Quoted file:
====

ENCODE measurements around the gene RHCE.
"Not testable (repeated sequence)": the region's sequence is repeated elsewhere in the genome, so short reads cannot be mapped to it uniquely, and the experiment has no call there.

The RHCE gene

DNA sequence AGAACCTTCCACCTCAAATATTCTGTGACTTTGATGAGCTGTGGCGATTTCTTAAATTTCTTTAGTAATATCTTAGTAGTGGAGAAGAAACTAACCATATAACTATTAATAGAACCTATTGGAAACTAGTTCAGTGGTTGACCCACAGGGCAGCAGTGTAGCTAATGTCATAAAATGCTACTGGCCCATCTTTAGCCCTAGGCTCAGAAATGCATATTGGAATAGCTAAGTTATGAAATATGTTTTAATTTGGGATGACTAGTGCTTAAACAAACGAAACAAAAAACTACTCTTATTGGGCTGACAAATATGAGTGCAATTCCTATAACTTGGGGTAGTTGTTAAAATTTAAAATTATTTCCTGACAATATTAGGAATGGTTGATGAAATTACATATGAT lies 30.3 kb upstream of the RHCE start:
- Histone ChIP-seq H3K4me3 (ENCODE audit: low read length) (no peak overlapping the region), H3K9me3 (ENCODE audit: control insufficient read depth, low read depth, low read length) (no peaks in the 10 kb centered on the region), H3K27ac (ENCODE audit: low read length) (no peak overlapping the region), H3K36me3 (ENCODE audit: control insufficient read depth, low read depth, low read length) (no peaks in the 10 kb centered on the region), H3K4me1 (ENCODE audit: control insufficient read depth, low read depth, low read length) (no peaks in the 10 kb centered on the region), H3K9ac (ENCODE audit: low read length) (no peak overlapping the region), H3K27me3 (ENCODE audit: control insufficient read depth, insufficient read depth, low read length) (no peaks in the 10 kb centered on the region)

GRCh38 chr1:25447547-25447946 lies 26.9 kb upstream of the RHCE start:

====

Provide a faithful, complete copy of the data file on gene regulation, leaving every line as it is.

ENCODE measurements around the gene RHCE.
"Not testable (repeated sequence)": the region's sequence is repeated elsewhere in the genome, so short reads cannot be mapped to it uniquely, and the experiment has no call there.

The RHCE gene

DNA sequence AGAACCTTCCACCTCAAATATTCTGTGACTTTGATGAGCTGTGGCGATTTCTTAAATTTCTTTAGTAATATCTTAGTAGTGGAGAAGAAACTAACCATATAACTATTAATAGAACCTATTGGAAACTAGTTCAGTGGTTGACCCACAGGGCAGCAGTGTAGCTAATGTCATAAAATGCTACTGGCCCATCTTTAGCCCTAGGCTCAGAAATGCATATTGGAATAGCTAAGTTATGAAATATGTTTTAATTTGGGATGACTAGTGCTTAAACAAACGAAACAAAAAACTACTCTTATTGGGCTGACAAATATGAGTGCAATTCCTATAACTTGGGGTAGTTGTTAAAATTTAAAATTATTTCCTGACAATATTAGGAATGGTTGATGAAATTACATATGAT lies 30.3 kb upstream of the RHCE start:
- Histone ChIP-seq H3K4me3 (ENCODE audit: low read length) (no peak overlapping the region), H3K9me3 (ENCODE audit: control insufficient read depth, low read depth, low read length) (no peaks in the 10 kb centered on the region), H3K27ac (ENCODE audit: low read length) (no peak overlapping the region), H3K36me3 (ENCODE audit: control insufficient read depth, low read depth, low read length) (no peaks in the 10 kb centered on the region), H3K4me1 (ENCODE audit: control insufficient read depth, low read depth, low read length) (no peaks in the 10 kb centered on the region), H3K9ac (ENCODE audit: low read length) (no peak overlapping the region), H3K27me3 (ENCODE audit: control insufficient read depth, insufficient read depth, low read length) (no peaks in the 10 kb centered on the region)

GRCh38 chr1:25447547-25447946 lies 26.9 kb upstream of the RHCE start: